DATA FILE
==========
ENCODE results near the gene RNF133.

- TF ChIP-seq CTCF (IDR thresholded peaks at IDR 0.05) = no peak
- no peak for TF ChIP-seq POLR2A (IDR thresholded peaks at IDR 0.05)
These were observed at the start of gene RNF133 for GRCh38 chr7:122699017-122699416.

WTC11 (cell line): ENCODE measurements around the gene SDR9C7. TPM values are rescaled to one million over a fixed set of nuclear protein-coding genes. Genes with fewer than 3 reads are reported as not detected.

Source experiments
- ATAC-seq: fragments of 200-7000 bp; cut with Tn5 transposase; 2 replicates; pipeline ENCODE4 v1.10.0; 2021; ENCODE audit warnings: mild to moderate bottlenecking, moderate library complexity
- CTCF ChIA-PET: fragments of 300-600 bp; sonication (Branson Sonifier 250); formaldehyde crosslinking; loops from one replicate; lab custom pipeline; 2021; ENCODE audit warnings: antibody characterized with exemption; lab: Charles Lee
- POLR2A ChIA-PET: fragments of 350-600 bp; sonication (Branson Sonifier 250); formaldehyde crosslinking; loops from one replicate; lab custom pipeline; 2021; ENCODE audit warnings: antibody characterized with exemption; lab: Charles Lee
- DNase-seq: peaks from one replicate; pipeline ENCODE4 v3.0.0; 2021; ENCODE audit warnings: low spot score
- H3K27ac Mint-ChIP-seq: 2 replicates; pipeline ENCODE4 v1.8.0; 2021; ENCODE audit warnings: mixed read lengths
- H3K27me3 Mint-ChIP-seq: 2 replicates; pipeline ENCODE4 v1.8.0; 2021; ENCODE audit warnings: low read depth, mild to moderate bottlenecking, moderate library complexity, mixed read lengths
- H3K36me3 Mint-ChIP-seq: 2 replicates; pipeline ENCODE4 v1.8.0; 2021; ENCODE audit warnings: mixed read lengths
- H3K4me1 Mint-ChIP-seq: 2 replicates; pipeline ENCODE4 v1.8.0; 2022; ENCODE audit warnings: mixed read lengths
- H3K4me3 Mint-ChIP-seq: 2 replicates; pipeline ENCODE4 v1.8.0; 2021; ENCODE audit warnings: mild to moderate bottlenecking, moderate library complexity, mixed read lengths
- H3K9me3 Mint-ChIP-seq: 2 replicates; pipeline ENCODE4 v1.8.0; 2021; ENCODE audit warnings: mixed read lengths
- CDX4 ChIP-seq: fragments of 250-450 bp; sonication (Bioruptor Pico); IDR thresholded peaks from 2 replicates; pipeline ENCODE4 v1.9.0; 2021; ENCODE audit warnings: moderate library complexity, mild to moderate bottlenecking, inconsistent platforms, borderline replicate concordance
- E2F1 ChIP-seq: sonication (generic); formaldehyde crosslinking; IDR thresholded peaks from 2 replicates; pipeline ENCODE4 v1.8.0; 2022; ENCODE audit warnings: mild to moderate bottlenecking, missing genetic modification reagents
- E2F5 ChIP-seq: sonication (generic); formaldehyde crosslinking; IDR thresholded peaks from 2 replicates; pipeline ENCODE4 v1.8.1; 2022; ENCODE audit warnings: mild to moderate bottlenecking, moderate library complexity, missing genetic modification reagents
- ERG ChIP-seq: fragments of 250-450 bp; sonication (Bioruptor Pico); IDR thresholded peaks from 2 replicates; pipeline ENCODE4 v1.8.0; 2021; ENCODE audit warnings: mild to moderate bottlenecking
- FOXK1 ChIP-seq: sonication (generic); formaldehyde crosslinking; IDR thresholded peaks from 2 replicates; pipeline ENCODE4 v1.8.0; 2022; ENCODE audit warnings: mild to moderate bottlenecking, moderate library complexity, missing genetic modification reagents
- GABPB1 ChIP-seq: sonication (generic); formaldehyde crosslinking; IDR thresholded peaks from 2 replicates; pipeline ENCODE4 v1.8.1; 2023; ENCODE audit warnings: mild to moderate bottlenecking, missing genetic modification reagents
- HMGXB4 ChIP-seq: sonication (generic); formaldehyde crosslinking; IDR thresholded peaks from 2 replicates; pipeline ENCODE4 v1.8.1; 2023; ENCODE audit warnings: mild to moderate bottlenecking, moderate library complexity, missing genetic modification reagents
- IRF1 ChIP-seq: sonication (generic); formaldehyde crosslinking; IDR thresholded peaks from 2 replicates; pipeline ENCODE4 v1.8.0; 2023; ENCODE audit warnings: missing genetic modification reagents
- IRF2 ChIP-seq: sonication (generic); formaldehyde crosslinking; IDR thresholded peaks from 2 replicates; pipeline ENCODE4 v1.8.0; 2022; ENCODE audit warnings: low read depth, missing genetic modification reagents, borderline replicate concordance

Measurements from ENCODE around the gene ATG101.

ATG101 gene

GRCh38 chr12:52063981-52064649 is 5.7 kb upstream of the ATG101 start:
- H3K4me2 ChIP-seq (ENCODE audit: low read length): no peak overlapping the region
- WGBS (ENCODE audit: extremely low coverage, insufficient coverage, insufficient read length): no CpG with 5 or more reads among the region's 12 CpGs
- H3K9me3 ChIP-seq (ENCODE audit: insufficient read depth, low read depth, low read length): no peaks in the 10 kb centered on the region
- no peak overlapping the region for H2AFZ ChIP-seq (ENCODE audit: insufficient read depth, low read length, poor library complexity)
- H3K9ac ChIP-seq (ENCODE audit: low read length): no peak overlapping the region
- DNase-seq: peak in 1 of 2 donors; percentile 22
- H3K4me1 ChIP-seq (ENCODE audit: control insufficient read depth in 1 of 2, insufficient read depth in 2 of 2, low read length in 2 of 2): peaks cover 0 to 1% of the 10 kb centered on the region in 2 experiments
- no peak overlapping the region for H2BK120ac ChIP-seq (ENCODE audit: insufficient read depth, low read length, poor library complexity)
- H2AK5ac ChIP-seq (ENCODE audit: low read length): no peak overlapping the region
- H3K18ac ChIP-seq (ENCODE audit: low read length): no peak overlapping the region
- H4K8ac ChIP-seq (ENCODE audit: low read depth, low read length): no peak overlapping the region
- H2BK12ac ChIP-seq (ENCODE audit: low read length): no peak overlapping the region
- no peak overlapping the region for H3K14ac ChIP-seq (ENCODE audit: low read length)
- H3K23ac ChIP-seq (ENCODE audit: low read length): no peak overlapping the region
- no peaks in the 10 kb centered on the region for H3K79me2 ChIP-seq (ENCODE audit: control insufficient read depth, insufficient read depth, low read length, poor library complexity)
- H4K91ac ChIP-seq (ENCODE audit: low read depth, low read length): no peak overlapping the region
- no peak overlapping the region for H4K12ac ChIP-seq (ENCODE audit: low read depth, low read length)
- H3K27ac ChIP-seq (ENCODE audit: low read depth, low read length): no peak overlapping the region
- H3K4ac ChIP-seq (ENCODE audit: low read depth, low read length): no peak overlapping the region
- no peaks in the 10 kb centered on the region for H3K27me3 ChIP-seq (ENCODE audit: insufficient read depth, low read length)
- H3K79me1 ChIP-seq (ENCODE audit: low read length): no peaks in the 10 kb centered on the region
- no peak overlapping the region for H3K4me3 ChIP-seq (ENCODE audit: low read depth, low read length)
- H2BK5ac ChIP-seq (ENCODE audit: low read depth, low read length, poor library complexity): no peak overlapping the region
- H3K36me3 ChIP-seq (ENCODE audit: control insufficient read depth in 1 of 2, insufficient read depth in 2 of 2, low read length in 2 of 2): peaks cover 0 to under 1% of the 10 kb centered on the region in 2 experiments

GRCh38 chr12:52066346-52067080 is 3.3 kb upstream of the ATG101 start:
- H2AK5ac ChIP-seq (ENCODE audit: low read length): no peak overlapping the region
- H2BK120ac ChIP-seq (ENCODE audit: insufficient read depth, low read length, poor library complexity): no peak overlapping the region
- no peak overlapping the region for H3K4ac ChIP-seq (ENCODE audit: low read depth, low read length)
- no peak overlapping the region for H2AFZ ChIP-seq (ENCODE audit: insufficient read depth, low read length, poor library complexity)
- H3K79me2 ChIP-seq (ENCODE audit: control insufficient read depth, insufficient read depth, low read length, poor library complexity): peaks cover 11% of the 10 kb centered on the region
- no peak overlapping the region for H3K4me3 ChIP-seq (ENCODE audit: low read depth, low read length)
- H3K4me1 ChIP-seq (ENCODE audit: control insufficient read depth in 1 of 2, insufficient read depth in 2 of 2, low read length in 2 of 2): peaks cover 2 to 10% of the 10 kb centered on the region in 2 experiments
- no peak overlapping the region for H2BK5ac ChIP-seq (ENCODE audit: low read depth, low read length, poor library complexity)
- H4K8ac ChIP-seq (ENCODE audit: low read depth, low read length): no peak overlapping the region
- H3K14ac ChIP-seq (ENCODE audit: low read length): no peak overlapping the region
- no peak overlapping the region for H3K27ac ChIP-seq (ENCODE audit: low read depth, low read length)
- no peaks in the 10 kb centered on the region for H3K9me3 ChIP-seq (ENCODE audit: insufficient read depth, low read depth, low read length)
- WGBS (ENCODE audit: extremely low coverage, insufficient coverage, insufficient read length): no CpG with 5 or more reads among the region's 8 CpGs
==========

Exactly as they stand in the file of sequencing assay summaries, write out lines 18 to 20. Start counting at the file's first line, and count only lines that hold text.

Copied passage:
- E2F1 ChIP-seq: sonication (generic); formaldehyde crosslinking; IDR thresholded peaks from 2 replicates; pipeline ENCODE4 v1.8.0; 2022; ENCODE audit warnings: mild to moderate bottlenecking, missing genetic modification reagents
- E2F5 ChIP-seq: sonication (generic); formaldehyde crosslinking; IDR thresholded peaks from 2 replicates; pipeline ENCODE4 v1.8.1; 2022; ENCODE audit warnings: mild to moderate bottlenecking, moderate library complexity, missing genetic modification reagents
- ERG ChIP-seq: fragments of 250-450 bp; sonication (Bioruptor Pico); IDR thresholded peaks from 2 replicates; pipeline ENCODE4 v1.8.0; 2021; ENCODE audit warnings: mild to moderate bottlenecking